They Live is a hodge-podge of sci-fi satire, B-movie maximalism and cheesy humour that spends half its time succeeding on its own merits, and the other half venturing into so-bad-it’s-good territory.
The film’s highlights are of a piece with director John Carpenter’s great horror films (Halloween, The Thing), as Nada (Roddy Piper) stumbles onto the chilling secret that the world is controlled by “formaldehyde-faced” aliens who bombard the proletariat with concealed messages like “STAY ASLEEP” and “OBEY” (You can only see these with ‘magic’ sunglasses, natch). It’s an unsubtle message about American corporatisation that taps into the same anxiety that Invasion of the Body Snatchers so memorably evoked. Carpenter is at his best when rendering the stark black-and-white imagery of this nightmarish otherworld.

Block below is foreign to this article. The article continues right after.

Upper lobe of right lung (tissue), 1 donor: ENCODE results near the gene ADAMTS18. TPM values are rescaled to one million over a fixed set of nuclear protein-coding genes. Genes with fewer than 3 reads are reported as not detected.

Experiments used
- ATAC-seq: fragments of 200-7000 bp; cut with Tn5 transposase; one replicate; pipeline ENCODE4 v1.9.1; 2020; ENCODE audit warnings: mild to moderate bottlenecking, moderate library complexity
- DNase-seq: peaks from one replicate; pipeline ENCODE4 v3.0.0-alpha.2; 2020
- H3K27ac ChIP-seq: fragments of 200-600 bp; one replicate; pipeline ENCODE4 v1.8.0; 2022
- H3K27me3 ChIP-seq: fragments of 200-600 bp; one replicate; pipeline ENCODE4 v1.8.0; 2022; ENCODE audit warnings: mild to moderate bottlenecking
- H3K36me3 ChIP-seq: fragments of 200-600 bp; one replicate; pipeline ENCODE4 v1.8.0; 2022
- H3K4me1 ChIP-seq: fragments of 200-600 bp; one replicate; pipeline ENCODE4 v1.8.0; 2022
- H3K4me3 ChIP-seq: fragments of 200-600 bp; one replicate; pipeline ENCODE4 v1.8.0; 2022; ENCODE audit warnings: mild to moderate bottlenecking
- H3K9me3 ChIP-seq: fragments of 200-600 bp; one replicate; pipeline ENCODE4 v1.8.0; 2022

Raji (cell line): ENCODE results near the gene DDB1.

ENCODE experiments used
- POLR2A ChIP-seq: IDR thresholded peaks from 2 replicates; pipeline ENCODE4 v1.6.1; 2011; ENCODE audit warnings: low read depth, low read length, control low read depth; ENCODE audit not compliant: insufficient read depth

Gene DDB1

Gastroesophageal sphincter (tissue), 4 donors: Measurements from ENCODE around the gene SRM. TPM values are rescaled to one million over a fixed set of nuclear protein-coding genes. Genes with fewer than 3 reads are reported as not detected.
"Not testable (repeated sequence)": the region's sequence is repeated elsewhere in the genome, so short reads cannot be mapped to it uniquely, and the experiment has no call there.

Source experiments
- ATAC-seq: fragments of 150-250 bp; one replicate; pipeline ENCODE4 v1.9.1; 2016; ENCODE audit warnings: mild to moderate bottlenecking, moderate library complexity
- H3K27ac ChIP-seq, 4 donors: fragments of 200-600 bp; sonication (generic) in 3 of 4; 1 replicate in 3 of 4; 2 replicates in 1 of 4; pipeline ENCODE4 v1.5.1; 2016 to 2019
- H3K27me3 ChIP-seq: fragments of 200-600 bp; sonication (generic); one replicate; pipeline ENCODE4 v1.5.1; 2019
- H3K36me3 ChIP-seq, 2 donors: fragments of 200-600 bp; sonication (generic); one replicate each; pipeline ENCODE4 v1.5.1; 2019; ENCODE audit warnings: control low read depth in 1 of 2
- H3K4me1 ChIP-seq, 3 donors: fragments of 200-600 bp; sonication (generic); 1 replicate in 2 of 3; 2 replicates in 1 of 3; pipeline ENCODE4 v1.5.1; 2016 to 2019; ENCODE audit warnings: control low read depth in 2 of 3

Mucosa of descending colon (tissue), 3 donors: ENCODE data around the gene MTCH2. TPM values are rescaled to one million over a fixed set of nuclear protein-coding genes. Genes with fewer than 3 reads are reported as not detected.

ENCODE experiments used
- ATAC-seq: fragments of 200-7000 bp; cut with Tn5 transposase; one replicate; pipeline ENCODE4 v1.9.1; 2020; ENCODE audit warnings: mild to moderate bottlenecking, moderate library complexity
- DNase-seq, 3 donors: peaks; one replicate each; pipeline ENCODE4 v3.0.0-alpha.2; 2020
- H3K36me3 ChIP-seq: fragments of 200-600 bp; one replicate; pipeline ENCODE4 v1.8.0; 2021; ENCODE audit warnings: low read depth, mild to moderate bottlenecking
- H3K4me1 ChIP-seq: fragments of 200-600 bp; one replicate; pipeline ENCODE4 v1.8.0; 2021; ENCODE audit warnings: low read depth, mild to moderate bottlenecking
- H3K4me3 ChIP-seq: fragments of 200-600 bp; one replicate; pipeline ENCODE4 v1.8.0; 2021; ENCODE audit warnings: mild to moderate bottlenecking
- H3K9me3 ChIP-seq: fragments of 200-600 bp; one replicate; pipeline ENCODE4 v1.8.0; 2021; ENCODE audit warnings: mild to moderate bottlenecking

Disappointingly, They Live isn’t interested in expounding on these ideas, but rather using them as an excuse to stage extended homoerotic wrestling sequences between Nada and co-worker Frank (Keith David) or to machine-gun away countless aliens after, infamously, running out of bubblegum. There’s silly fun to be had in these sequences despite some awkward pacing. Ultimately it feels like two different movies – one thoughtful, one absurd – soldered together clumsily, high concept ideas sacrificed for generic eighties action.